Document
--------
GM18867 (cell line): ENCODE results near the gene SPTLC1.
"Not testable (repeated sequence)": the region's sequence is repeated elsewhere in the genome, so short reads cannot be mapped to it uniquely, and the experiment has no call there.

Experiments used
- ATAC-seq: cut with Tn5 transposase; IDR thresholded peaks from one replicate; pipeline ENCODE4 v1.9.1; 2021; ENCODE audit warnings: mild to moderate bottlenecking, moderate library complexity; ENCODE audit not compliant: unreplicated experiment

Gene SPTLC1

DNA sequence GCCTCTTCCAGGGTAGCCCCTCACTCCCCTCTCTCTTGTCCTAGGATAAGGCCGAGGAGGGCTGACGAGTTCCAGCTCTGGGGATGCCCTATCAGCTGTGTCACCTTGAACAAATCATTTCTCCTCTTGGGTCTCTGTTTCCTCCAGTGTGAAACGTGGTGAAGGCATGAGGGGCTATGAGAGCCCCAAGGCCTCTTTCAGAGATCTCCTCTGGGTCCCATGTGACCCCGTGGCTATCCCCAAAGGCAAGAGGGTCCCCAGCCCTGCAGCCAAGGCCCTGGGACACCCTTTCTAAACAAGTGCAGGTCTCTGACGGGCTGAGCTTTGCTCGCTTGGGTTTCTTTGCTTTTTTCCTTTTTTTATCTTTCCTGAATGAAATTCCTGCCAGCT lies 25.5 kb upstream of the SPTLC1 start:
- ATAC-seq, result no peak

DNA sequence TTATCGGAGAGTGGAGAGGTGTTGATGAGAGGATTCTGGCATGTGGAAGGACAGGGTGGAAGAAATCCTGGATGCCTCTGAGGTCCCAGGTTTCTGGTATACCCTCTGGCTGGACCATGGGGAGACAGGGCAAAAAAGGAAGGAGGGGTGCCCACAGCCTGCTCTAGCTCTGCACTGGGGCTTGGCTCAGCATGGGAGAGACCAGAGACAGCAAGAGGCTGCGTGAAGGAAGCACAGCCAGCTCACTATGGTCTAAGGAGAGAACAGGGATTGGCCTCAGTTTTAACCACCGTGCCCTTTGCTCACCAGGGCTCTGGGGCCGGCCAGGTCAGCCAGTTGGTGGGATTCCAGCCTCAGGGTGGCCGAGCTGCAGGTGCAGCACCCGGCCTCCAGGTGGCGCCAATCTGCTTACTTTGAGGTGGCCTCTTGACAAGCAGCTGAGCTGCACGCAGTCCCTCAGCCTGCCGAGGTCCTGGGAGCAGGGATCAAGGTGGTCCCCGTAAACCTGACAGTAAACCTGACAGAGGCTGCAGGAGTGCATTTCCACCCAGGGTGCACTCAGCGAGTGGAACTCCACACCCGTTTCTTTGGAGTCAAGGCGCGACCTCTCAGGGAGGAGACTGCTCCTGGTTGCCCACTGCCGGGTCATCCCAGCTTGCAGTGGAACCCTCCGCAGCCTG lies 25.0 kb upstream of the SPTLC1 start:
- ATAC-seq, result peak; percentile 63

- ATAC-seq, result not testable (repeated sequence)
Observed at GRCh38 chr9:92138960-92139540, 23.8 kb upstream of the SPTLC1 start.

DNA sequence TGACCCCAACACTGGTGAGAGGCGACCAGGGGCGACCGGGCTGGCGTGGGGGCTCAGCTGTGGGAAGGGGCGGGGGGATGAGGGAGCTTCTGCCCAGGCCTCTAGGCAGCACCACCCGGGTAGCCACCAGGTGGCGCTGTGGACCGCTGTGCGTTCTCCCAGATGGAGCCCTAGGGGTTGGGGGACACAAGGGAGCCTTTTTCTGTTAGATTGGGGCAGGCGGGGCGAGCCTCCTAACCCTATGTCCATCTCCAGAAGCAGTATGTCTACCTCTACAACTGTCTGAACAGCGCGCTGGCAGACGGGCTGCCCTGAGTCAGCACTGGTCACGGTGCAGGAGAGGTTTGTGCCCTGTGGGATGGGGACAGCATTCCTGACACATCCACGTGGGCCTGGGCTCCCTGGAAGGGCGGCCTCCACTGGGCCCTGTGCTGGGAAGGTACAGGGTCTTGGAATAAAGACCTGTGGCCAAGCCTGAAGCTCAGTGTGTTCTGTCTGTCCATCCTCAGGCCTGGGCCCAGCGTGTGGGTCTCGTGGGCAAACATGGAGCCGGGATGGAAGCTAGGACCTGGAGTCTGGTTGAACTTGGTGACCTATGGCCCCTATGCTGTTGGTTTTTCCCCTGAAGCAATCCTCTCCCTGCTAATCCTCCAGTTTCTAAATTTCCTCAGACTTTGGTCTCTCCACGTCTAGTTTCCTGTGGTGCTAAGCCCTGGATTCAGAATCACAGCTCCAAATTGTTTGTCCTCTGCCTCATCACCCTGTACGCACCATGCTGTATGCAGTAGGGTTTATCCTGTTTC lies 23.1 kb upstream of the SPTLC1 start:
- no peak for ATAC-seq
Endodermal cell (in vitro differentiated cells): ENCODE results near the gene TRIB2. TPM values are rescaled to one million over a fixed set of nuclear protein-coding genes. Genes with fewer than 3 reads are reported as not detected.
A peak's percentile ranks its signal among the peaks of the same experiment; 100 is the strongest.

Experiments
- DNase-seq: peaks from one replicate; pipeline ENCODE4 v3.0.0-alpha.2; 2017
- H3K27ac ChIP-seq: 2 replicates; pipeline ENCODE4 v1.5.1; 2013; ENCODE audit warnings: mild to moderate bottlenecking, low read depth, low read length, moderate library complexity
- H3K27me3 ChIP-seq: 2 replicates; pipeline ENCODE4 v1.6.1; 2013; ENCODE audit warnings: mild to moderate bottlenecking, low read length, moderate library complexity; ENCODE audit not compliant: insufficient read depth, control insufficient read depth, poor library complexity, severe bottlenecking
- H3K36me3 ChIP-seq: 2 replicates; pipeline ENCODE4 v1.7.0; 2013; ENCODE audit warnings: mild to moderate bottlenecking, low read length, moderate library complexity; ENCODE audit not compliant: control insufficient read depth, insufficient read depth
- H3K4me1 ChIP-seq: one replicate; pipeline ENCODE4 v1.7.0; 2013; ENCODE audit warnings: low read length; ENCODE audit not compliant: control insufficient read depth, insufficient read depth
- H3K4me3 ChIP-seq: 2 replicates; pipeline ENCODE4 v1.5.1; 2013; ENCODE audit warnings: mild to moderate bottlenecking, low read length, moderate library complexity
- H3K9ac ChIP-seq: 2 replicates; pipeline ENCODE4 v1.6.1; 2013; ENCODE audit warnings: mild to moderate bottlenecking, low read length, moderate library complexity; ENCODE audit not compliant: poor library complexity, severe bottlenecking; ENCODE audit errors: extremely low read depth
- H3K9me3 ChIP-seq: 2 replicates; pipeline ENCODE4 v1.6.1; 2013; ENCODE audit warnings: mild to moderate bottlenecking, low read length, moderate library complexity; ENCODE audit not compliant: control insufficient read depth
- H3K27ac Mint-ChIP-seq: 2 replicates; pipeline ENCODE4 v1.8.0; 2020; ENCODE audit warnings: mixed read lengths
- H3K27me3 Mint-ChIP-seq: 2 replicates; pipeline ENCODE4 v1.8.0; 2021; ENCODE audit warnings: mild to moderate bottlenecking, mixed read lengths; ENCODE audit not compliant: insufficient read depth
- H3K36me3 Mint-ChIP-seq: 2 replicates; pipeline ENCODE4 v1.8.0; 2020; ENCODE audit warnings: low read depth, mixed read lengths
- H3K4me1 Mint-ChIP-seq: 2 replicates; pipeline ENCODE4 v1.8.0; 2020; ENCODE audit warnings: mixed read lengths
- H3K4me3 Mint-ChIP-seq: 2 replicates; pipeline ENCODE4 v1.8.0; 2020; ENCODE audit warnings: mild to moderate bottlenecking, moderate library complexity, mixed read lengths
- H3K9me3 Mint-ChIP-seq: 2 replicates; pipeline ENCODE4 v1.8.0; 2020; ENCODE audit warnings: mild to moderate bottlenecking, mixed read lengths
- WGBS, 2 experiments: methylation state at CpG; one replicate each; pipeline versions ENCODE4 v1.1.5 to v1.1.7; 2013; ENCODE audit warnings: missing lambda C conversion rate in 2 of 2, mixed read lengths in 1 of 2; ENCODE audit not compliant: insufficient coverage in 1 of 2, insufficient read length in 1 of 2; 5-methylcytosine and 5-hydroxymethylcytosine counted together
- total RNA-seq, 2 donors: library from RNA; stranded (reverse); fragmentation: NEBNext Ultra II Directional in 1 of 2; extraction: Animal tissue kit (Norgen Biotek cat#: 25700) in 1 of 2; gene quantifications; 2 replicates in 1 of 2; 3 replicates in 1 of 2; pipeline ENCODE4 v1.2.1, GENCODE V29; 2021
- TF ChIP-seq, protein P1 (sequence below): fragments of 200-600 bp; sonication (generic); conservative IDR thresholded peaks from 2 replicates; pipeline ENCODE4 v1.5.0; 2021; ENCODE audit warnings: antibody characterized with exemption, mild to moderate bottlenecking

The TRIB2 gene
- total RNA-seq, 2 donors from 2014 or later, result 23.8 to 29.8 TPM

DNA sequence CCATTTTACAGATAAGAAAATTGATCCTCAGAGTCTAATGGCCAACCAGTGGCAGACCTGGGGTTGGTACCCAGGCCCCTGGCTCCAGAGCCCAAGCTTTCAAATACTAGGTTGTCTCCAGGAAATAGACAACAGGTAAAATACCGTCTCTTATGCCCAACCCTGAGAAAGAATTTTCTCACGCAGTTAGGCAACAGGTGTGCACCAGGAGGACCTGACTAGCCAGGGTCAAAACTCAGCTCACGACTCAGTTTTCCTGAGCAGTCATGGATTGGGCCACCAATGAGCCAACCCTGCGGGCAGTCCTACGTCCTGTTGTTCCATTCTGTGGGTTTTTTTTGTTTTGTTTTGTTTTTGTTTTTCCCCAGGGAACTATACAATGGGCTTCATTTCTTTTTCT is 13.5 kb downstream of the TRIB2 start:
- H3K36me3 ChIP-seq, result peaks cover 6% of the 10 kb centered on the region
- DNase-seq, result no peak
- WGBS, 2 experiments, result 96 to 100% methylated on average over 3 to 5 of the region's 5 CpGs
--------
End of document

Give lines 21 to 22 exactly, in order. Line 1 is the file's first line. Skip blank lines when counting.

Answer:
- H3K4me1 ChIP-seq: one replicate; pipeline ENCODE4 v1.7.0; 2013; ENCODE audit warnings: low read length; ENCODE audit not compliant: control insufficient read depth, insufficient read depth
- H3K4me3 ChIP-seq: 2 replicates; pipeline ENCODE4 v1.5.1; 2013; ENCODE audit warnings: mild to moderate bottlenecking, low read length, moderate library complexity